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## Graphs are sparse matrices

John Horton Conway taught my freshman linear algebra course at Princeton in 1991, a great mathematician and a wonderful teacher.  I was an arrogant kid coming with an overdose of number theory gained from two summers in Ohio at the geek camp by Arnold Ross and was more familiar with extensions of Z/(p), quite familiar with irreducible polynomials and so on, cocky about finite dimensional vector fields.  But he did manage to weld into our minds a few things forever.  One of them was the diagonalizability of symmetric matrices like the rest of the millions of mathematicians.  Jordan canonical forms were murky and I never needed them in my varied career since.  At 42 now, I think another thing should have been welded in my mind from a freshman course, this:

Every finite noded graph is exactly identical to a sparse square matrix with rows equal to the cardinality of the vertex set.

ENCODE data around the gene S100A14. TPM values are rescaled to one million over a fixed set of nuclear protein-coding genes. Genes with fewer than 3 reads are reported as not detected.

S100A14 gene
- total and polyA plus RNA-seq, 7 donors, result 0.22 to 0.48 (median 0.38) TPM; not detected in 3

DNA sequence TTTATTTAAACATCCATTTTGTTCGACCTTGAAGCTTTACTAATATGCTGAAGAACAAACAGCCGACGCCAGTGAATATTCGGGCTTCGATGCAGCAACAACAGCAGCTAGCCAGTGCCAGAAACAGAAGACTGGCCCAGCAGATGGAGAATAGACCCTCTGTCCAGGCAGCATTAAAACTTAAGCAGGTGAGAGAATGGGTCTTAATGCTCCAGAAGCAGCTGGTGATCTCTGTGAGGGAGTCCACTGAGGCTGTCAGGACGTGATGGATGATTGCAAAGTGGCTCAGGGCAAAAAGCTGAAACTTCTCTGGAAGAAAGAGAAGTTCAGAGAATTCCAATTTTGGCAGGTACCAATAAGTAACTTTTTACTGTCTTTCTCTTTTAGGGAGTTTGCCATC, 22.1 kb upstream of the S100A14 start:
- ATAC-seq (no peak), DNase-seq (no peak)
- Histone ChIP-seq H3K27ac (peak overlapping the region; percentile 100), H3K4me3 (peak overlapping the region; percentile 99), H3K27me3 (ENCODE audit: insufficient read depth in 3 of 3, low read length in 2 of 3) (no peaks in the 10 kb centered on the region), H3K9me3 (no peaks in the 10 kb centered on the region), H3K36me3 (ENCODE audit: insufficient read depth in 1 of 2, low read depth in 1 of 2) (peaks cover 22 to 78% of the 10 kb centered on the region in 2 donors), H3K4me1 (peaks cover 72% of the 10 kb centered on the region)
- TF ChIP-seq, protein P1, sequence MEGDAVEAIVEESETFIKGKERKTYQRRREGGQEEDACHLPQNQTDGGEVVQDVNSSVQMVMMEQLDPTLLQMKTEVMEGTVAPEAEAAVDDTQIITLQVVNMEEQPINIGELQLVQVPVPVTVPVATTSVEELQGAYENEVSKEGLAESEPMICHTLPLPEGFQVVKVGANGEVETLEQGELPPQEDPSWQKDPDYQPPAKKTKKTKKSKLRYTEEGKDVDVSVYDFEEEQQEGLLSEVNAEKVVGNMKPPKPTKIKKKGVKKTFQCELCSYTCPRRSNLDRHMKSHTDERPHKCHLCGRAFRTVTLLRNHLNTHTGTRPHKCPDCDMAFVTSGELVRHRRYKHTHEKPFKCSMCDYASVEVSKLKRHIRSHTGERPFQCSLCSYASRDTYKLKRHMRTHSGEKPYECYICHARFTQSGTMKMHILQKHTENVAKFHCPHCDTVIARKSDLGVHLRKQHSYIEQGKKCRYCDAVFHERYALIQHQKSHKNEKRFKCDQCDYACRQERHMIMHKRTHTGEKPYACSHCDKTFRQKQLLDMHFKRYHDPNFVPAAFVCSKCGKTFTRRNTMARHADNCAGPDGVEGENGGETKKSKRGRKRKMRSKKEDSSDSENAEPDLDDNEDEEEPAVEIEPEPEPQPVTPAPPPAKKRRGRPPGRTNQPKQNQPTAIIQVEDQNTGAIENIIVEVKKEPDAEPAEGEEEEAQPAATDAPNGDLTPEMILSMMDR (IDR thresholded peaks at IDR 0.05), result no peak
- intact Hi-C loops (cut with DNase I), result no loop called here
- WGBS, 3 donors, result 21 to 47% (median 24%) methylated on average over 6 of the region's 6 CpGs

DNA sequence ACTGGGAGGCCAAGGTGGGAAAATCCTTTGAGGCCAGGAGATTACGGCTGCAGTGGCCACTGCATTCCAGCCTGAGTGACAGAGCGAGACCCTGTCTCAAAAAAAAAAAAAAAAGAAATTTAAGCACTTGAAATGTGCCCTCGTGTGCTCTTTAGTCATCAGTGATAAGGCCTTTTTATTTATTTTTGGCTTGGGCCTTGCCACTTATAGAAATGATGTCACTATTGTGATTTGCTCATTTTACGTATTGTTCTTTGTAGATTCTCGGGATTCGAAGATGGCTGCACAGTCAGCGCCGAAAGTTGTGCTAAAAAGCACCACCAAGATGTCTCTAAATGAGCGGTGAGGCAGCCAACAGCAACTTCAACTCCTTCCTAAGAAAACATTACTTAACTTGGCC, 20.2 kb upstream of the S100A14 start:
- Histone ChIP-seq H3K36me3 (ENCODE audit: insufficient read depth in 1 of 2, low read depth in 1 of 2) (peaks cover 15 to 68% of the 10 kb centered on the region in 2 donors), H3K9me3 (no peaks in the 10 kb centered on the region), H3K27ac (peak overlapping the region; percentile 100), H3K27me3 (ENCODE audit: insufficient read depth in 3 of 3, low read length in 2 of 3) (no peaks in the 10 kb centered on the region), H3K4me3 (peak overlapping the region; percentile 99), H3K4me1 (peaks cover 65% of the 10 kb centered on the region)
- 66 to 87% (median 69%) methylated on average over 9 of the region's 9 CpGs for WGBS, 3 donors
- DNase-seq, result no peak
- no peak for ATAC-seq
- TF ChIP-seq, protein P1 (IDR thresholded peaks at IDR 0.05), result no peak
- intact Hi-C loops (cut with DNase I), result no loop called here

This is a theorem (or a lowly proposition if one is snobbish) that is as fundamental as the diagonalizability of symmetric matrices but somehow escaped the freshmen, and lays the foundations of a large class of results, so much so that we should chastise mathematicians and computer scientists for getting the definitions of graph wrong.

Mathematicians don’t always make clear in their habits of writing what they really mean when they say “let G=(V,E) be a graph”; they actually mean “let G=(V,E,F) be an edge-weighted graph with weight 1.0 (in F) per edge”.  But computer scientists don’t know this and so they analyze graphs with poorer concepts than they should.  They assume F is auxiliary data but mathematicians could not prove anything interesting about graphs at all without F which is the incidence matrix data for 1.0 per edge in E.  Now the relation to sparse matrices is clear as is clear the idea that every implementation of graph data structure should always ship packaged with both matrix operations and with graph operations.  It’s silly not to have this as the standard graph implementation as basic as least-square ships with linear models in stats.

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